Us vs. Our Ancestors: The fall of physical activity and rise of disease
Our paleolithic ancestors were hunter-gatherers. They hunted their meat and collected their greens. It has been suggested that their energy expenditure derived from physical activity was well over 1,000 kcal/day. Skeletal remains tell us that bone structure was very different due to their introduction to physical activity at a very young age (with increasing time active, the greater one’s bone density). They were a species on the move.
So how do we stack up? Well, unfortunately not well. We spend close to 69% of our waking hours sedentary and only about 15% of Canadian adults meet the physical activity guidelines (150 min. moderate/vigorous exercise/week in at least 10 minute bouts). So we sit a lot and don’t exercise all that much, especially compared to our caveman uncles and aunts.
With such a change in our daily activity patterns, has our genome had time to catch up? Nope. We are still biologically driven to behave like our ancestors. Thus, in a sense, we are going against our biology by not being active, by not utilizing the body as it was built to be utilized.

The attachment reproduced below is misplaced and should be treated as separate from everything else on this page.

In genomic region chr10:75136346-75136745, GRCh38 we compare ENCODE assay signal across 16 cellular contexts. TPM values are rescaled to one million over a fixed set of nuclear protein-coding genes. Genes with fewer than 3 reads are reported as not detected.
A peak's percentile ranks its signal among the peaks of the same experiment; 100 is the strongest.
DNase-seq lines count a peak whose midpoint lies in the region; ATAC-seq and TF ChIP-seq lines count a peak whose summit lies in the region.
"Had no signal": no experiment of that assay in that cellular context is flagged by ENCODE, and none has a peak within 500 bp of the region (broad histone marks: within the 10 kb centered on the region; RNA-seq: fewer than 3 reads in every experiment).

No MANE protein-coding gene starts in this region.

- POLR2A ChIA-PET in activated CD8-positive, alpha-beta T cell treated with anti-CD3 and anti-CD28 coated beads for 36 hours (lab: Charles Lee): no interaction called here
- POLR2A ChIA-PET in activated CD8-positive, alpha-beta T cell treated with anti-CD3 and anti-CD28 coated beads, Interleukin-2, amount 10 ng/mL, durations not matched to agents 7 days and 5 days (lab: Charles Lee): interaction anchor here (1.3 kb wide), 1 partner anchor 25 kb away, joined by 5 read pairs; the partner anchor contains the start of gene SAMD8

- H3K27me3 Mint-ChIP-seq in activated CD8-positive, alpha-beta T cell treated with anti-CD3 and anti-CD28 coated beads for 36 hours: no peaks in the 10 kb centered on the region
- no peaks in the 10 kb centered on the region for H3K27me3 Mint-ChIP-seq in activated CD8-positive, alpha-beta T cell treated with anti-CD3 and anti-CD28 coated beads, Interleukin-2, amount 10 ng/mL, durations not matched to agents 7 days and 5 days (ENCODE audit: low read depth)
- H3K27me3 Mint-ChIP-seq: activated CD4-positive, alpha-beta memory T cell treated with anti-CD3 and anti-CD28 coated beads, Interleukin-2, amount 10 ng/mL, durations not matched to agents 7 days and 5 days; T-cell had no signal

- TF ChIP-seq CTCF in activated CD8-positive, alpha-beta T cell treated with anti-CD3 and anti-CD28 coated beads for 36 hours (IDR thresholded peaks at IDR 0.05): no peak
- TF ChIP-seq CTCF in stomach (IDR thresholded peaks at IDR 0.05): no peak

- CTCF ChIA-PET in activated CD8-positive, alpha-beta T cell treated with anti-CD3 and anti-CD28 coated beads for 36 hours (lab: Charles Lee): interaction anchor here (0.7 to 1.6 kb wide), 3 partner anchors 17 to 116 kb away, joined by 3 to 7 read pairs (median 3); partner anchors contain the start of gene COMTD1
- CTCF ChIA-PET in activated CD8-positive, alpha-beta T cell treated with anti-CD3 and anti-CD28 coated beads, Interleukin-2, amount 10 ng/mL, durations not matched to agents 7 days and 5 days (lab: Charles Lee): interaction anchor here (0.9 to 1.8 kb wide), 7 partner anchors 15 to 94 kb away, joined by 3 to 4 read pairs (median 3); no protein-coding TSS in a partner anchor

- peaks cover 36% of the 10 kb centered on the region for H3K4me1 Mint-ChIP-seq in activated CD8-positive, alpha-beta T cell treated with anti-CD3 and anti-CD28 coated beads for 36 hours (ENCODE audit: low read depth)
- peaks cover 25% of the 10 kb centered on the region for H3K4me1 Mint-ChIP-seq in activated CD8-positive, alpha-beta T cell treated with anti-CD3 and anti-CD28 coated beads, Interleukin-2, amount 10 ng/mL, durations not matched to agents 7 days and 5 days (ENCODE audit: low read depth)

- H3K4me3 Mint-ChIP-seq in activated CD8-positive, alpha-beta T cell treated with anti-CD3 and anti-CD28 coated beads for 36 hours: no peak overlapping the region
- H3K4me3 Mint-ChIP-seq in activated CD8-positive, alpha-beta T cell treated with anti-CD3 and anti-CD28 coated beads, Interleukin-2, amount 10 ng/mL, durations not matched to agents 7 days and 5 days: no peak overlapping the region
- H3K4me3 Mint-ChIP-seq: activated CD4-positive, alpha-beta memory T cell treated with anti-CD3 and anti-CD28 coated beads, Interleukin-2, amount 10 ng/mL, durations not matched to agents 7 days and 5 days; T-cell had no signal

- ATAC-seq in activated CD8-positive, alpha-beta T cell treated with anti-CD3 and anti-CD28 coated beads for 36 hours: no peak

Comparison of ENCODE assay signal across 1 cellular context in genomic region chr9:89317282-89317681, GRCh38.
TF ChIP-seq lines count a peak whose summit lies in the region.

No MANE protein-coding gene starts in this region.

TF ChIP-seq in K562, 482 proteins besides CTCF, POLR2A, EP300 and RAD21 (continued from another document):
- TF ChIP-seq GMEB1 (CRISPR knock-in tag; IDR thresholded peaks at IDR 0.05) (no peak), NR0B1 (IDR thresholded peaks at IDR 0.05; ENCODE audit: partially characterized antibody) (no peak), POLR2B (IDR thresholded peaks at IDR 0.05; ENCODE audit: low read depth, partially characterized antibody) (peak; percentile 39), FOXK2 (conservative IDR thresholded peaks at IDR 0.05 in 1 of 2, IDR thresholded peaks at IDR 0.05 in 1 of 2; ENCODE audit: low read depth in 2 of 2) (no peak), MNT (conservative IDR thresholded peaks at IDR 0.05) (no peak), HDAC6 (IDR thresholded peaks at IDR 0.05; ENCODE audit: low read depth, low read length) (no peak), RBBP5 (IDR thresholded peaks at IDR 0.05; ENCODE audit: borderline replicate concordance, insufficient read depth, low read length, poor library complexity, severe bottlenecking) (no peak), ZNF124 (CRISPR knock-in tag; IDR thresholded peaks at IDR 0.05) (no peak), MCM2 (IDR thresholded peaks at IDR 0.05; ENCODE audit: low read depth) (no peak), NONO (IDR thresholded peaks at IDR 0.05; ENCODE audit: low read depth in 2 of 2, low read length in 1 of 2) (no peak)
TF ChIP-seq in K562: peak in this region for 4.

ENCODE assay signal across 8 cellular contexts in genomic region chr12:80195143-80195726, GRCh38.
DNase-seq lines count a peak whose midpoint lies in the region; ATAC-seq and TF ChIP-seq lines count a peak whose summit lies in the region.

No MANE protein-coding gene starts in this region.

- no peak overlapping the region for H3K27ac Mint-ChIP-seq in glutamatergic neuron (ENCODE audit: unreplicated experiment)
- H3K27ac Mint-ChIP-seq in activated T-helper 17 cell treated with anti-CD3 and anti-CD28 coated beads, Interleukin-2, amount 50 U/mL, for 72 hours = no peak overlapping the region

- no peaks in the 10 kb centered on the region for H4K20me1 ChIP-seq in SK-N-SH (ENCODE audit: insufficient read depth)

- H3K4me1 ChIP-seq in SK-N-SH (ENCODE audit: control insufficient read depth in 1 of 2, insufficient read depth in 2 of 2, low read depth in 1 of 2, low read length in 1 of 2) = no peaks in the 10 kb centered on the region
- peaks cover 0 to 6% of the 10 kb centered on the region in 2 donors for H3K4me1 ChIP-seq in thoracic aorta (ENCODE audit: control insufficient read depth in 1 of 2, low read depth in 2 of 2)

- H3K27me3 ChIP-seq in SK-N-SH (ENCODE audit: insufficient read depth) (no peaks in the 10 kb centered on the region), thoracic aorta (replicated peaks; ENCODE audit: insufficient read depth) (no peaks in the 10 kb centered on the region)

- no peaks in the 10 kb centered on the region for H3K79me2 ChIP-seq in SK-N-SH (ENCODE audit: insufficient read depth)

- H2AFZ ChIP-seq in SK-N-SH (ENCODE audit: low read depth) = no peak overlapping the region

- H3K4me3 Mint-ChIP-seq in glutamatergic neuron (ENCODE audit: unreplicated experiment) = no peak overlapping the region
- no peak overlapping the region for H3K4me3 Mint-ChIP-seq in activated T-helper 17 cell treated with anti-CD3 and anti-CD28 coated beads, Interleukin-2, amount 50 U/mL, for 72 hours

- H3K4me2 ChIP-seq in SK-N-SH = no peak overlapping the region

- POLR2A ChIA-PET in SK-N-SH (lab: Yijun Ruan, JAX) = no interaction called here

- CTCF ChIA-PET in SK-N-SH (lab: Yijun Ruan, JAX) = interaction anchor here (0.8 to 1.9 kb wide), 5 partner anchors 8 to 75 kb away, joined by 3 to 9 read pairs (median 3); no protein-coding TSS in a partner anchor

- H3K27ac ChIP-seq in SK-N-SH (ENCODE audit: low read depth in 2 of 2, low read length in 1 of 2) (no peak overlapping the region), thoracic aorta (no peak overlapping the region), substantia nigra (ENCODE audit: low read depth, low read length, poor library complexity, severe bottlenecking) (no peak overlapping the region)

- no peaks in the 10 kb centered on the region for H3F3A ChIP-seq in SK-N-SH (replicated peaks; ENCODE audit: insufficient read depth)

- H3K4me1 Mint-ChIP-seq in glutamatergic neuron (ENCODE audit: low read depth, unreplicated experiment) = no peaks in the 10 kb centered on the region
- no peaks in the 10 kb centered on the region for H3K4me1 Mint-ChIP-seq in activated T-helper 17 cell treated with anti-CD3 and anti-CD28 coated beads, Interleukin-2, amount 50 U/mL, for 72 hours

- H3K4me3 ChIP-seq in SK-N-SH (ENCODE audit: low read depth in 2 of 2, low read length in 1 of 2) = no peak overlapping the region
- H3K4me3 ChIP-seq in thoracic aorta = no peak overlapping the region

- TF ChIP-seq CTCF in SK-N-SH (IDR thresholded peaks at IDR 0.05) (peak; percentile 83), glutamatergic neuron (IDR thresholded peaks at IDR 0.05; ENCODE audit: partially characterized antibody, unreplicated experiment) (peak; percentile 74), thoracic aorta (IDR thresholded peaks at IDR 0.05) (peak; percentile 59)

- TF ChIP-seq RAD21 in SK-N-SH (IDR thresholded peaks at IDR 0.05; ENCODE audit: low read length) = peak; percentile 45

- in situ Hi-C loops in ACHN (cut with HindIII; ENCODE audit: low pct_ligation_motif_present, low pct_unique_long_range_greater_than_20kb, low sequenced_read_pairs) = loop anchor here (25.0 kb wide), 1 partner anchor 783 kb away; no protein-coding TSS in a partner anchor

This week I will explore how this drastic change in our physical activity is associated with a number of modern-day conditions. My main focus will be on the association between physical activity and mental health. I will cover such topics as stress, anxiety, depression, and age (this will touch upon hormonal changes).
The inextricable link between the body and mind is a fascinating one and I can’t wait to start blogging about it! If you have any questions please send them my way.